12 Ways to Co-Parent in Harmony This Year, No Matter How Uncooperative Your Ex Is
Marriage can be challenging. Even for couples who seemingly have it all together, the lows can take a toll on any relationship and leave you questioning, is this all worth it? If you’re one of those people looking for red flags that your marriage may not last or signs your marriage will end in divorce, you’re not alone in looking for clarity.
According to the CDC, the national average divorce and annulment rate in 2021 was approximately 2.5 people per 1,000 — that’s roughly 689,308 people. And while that divorce rate is down from 2001, which saw four people divorced per 1,000, per the CDC, there’s no denying that some marriages aren’t made to last.
“There’s no definitive list of the catalysts for divorce, as every relationship is different,” says Moraya Seeger DeGeare, MA, LMFT, in-house relationship expert at Paired, a relationship app for couples. There are, however, some common themes she pointed out, including the “five-year fizzle” — a sharp spike in relationship friction around the five year mark, which was noted in recent research from Paired. Common triggers that may contribute to a “fizzle” around this time period include issues with communication and trust in the relationship, and conflicts around financial and parenting decisions, according to Seeger DeGeare.
Of course, the truth is that even the most self-aware couple may have trouble seeing their marital issues for what they are. “Signs and red flags around potential divorce are typically much easier to see when looking from the outside in,” therapist and behavioral analyst Laurie Singer, LMFT, BCBA, tells SheKnows. “When couples are ‘living’ the experience, they can’t always view behaviors and patterns objectively. But there are specific patterns or behaviors that typically lead a marriage to end in divorce.”
And while working through your marital issues is something that many couples do, sometimes there are red flags that cannot be worked through. These are some of the main signs that your marriage may end in divorce.
Any form of abuse, whether it’s emotional, physical, financial or sexual, is a severe red flag that should never be ignored. These behaviors are extremely harmful, damaging and have long lasting effects on both partners and the relationship dynamic, says Anastasia Locklin, MA, LMFT.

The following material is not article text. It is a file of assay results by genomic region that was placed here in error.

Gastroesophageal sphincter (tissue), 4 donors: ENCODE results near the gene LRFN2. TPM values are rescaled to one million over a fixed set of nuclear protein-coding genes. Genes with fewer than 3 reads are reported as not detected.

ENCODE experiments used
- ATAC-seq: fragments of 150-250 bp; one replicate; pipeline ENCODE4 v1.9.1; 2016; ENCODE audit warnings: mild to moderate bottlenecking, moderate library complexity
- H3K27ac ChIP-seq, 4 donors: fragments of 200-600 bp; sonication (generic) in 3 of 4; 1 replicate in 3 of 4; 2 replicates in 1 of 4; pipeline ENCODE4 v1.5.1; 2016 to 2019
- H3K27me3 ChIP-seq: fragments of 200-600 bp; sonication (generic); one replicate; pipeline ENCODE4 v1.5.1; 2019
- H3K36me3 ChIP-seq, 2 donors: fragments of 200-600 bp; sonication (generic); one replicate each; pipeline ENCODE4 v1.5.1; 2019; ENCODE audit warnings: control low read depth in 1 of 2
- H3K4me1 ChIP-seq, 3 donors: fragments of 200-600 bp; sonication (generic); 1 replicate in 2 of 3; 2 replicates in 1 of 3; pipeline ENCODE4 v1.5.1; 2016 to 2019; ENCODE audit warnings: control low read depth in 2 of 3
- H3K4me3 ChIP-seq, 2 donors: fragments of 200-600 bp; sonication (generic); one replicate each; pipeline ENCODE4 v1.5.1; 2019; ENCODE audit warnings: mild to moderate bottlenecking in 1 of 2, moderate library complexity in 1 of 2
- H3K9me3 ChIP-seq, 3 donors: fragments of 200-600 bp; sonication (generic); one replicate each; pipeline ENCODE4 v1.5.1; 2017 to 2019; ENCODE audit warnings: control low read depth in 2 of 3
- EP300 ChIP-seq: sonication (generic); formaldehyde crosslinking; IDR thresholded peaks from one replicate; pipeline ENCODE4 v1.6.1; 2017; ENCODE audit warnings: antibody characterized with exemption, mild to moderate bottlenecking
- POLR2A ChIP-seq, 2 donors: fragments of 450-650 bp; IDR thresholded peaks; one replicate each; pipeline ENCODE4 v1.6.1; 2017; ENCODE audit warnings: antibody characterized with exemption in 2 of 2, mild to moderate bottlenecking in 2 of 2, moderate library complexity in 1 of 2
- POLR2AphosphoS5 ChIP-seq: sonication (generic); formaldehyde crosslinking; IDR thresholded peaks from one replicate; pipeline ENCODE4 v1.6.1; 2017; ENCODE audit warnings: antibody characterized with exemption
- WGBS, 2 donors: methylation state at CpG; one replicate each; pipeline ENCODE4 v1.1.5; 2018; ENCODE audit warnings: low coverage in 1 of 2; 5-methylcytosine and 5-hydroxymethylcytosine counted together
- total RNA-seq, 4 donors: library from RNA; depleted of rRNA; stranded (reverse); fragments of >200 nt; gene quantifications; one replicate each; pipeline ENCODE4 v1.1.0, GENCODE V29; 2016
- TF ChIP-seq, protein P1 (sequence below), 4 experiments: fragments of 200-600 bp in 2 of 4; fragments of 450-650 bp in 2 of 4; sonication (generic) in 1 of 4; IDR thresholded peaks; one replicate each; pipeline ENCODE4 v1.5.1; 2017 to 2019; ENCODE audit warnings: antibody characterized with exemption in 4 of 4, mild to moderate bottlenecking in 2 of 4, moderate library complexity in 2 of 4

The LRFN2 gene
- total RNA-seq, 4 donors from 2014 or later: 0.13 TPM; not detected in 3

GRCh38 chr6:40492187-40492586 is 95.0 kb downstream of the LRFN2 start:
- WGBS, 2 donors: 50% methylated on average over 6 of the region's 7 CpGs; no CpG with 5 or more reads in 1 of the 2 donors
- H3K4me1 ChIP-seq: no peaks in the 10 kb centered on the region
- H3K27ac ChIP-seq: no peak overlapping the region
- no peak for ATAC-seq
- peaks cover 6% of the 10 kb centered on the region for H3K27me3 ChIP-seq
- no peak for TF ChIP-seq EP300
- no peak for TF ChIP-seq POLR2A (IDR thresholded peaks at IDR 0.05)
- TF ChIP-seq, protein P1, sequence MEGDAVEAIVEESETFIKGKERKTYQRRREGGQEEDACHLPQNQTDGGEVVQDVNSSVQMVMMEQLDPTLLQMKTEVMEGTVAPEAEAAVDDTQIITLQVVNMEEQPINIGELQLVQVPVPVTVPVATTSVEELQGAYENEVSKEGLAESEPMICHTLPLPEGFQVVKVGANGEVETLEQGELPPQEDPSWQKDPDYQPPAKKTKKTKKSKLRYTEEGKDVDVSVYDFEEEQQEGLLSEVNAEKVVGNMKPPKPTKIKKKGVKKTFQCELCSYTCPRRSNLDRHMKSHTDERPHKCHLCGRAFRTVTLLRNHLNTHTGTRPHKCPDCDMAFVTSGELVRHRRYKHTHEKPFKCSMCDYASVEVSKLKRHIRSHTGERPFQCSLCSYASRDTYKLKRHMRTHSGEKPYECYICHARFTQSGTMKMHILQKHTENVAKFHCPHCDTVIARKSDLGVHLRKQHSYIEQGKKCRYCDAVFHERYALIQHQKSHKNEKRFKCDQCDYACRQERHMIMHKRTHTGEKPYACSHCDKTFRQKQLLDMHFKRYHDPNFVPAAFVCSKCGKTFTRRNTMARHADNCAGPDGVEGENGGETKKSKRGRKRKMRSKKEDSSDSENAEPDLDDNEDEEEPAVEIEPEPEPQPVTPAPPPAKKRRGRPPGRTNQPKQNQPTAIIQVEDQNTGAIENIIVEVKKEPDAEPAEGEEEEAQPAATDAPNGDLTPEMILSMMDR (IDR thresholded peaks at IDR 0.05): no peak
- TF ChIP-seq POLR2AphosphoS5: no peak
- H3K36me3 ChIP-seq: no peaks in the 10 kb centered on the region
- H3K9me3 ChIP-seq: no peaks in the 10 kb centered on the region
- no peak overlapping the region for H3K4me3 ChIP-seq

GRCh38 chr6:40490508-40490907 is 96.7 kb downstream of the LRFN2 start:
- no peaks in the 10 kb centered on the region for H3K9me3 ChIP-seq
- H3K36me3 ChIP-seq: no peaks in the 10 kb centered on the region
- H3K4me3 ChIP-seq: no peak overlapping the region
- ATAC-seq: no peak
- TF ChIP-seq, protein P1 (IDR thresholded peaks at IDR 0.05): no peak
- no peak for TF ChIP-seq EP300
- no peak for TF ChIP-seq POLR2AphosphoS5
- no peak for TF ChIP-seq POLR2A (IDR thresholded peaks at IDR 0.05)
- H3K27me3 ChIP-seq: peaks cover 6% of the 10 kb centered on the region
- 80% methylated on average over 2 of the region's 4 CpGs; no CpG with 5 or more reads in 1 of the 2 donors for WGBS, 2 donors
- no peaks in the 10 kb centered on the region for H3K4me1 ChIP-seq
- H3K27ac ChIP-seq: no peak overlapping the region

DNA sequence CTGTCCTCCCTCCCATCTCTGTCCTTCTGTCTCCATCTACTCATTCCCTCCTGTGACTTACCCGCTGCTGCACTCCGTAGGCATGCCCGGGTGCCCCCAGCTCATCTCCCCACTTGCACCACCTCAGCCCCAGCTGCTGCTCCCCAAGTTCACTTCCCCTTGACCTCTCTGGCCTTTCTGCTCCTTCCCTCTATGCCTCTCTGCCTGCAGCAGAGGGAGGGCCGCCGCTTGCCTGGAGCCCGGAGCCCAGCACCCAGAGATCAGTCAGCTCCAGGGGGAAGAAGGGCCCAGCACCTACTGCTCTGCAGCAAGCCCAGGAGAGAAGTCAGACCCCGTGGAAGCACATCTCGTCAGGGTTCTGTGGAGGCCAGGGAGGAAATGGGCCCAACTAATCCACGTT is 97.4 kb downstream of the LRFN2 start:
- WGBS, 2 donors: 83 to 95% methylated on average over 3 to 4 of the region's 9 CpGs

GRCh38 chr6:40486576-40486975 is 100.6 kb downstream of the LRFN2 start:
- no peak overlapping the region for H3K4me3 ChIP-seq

“The reality is that some relationships are beyond repair and the partner should leave for their safety,” Singer says. “Mental or physical abuse is never OK.” She notes that abusive behavior usually starts slowly and continues to build if it’s not confronted, and the partner on the receiving end often falsely believes it’s their fault. “They think that if they could just change and be the person their partner wants them to be, the marriage will work out.”
What to do: “Seeking professional help and needed support is crucial if you find yourself in an abusive relationship,” Locklin says. “If you specifically find yourself in a physical or sexually abusive relationship, reach out to a professional who specializes in domestic violence to create a safety plan and explore options for leaving the abusive situation.” You can also speak with someone trained to assist survivors of domestic violence by calling the National Domestic Violence Hotline 24/7 at 1-800-799-7233, texting START to 88788, or visiting their website for more resources.
Within healthy relationships, power, control, and decision-making are balanced between partners, therapist Lea Trageser, LMFT, of Helix Marriage and Family Therapy, tells SheKnows. Each partner feels heard, valued, and seen when they share opinions or make decisions. A power imbalance often leads to one partner controlling the other, which is a red flag for not only divorce, but also potentially domestic abuse. “It is not a healthy, safe, relationship,” Trageser explains.
What to do: “In relationships where power and control is unequal, couples therapy won’t be effective and is contraindicated,” Trageser says — meaning that experts don’t recommend seeking counseling in these cases. The best thing to do is to connect with safe loved ones in your life and seek individual therapy from a mental health professional who specializes in intimate partner violence or unhealthy relationships.
“Healthy relationships are built on a foundation of respect,” Trageser says. This means using respectful language, especially when you’re in conflict with your partner, as well as allowing space for your different opinions and needs in the relationship. “When there is a lack of basic respect in marriages, needs will be dismissed and there will be demeaning or devaluing language used,” Trageser explains. As this goes on, you and your partner will no longer have the space or freedom to be fully, authentically yourselves.